Presumably that is to cover the EU statutory inclusion of safety information which is the one part of a manual that you can absolutely guarantee nobody ever reads.

Safety information is required indeed. But also how the product shall be used, installed and maintained in a secure way.

Even on old gear that shipped with just the one mains lead, if you use another lead like a PowerLine it seems like e-waste.

But as they are more substantial and a bit longer than those supplied with other products, I 've reused them on other things; or even butchered them to make other leads. Waste not want not. If I need them later for resale, I can always order replacements from Well Shin.

Manuals don’t bother me. Yes they’re thick and mostly in other languages, but they are being kept with each product. It’s not like you’re being sent a kilo of paper to go straight to the shredder. Makes gear easier to sell second hand internationally too.

I’d be more concerned with the planned obsolescence of things like tablets and smartphones for e-waste than a mains lead.

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Why not save copper and use SMPS in all future Naim units? Would users’ eco sensitivity still apply?

Bet that doesn’t happen with 500 series and the included Powerlines.

Must be slow. Maybe complain about excess packing materials? Jeez …

I got a marantz HDMI switch the other day (It can be used on its own to add more ports to a tv) that came with self assembly plug- a universal bit and then a bit you slid in to match your plug socket I honestly didn’t know there were that many options :joy: there was at least 4 or 5. I thought it was an interesting solution.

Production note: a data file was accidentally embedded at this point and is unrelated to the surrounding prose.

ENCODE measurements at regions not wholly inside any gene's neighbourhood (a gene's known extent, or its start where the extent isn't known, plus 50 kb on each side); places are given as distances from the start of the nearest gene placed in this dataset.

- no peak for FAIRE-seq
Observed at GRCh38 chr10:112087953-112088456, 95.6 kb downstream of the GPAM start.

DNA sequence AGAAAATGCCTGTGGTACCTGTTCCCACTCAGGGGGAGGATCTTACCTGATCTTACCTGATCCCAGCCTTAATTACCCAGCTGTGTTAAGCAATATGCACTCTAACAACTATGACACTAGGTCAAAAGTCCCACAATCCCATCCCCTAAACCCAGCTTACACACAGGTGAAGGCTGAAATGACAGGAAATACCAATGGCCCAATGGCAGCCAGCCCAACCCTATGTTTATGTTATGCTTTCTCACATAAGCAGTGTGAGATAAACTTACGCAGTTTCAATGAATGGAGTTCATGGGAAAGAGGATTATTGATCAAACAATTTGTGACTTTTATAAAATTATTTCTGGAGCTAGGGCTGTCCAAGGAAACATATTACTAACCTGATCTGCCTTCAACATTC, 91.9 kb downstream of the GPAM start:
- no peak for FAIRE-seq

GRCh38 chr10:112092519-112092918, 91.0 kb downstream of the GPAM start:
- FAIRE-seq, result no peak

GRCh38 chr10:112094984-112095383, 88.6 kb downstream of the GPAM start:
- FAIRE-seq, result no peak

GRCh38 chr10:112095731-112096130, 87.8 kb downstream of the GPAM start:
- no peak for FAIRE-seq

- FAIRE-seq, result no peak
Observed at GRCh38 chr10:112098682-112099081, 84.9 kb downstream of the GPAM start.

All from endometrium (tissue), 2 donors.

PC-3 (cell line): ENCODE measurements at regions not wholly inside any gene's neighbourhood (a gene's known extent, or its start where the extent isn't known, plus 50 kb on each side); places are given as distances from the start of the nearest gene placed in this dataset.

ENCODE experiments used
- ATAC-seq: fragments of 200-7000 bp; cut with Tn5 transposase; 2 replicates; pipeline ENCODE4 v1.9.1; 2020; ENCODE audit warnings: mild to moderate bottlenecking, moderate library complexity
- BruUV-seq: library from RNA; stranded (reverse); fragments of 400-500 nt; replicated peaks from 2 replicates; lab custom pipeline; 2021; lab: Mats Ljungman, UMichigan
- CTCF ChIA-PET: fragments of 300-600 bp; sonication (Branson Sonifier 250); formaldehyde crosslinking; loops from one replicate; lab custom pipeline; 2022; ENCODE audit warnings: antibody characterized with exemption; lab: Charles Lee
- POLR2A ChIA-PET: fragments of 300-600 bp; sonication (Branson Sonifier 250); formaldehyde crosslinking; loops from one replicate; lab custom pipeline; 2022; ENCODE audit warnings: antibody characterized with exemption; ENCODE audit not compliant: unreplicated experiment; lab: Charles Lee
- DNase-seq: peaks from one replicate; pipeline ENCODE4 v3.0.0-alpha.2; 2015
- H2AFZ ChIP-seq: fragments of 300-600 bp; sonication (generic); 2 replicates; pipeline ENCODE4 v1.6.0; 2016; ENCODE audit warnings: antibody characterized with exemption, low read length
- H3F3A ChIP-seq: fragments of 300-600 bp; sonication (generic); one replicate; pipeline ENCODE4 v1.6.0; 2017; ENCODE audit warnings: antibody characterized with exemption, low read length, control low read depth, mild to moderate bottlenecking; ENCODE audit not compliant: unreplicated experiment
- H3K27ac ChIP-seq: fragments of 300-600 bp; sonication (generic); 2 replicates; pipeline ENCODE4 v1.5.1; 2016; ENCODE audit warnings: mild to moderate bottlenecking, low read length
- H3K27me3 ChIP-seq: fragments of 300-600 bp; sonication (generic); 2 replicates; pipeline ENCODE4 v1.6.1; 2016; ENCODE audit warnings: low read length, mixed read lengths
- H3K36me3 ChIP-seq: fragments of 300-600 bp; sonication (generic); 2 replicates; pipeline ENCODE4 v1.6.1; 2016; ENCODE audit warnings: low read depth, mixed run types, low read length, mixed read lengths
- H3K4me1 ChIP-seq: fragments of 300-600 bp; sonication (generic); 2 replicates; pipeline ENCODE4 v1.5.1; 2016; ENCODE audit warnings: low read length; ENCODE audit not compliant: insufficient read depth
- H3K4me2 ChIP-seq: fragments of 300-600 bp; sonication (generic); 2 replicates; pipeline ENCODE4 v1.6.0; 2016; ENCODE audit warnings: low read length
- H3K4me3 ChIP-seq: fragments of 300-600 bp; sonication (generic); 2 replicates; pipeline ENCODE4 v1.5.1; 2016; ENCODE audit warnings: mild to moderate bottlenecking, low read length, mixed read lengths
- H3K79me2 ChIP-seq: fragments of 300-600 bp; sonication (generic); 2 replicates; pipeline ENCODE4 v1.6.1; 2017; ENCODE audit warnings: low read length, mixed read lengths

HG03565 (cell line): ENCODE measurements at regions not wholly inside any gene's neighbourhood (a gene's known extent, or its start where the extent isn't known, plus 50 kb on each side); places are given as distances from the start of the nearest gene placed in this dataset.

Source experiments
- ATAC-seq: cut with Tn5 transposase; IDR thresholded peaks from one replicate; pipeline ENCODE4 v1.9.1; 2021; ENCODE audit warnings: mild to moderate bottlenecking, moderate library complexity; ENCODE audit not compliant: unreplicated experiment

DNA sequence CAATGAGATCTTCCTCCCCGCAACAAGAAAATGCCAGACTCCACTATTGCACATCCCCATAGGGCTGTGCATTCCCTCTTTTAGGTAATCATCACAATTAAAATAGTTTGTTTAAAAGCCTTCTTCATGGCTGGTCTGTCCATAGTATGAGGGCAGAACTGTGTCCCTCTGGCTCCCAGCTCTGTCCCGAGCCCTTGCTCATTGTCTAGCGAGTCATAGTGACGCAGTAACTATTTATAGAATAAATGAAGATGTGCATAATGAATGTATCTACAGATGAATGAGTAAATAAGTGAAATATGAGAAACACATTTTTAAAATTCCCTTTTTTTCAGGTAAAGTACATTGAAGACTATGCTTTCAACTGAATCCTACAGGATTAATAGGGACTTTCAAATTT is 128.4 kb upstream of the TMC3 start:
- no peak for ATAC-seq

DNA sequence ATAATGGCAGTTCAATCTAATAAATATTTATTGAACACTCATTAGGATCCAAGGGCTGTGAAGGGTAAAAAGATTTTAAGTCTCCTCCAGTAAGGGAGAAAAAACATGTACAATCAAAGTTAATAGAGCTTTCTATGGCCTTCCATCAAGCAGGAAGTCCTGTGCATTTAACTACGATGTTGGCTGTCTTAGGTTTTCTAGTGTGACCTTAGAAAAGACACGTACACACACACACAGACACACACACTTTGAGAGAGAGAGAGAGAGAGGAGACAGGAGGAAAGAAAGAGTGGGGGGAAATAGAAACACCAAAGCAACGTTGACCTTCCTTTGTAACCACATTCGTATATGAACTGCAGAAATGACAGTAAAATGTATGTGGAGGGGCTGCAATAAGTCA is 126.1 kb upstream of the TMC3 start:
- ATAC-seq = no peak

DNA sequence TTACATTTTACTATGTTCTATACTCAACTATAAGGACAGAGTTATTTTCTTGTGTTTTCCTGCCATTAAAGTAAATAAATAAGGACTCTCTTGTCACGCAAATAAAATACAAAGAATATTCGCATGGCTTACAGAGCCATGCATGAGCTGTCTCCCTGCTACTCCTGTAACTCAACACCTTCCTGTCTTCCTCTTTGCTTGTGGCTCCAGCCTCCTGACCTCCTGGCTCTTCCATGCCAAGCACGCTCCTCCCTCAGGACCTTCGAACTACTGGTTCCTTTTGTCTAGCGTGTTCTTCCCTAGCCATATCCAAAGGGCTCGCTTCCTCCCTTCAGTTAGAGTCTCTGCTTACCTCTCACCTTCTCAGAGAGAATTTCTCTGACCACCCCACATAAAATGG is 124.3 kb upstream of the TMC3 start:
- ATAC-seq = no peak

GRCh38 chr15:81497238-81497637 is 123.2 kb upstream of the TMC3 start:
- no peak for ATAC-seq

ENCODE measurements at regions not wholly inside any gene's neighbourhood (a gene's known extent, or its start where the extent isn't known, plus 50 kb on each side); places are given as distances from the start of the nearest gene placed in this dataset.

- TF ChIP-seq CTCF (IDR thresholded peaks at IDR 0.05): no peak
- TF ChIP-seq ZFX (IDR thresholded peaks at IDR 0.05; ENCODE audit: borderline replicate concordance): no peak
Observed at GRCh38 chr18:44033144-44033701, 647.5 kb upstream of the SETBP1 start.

The “manual” that came with my $9,000 NDX2 is a joke - quick connect guide for the NDX2 and NDXS2 (as if we couldn’t plug them in without this). Why NAIM can’t take the time to include the correct power cord (and save themselves much more than the cost of a proper manual) escapes me.

I’ve always appreciated the care put by Naim into their printed manuals, their quality and elegance, that showed attention to the smallest details. Some even collect them.
I understand though that times have changed and EcoSensitivity is more and more diffused. Too bad. I’ve often thought that the ONLY purpose of technical, social, economical progress was to make things better, life easier and cheaper, the environment safer. It seems that civilization is missing its only raison d’être.

One remark, though - I’ve heard the story of a shirt sold in the US carrying an inner tag with the alert ‘do not iron this garment while wearing it’. I do not struggle to believe it. I still think that exhaustive manuals are a good thing and, in these times, an appreciable sign of some human contact between a company and its customers.

A recent one was a kitchen appliance a son bought, with anpbout 4cm thick wad of manuals, 5 or 6 in all, each with 4 or 5 languages. Why not pack that it last, putting in the right one in according to country or region of shipping, and with a web address and QR code on box or on all manuals for anyone to easily access other languages should the wrong one inadvertently be included?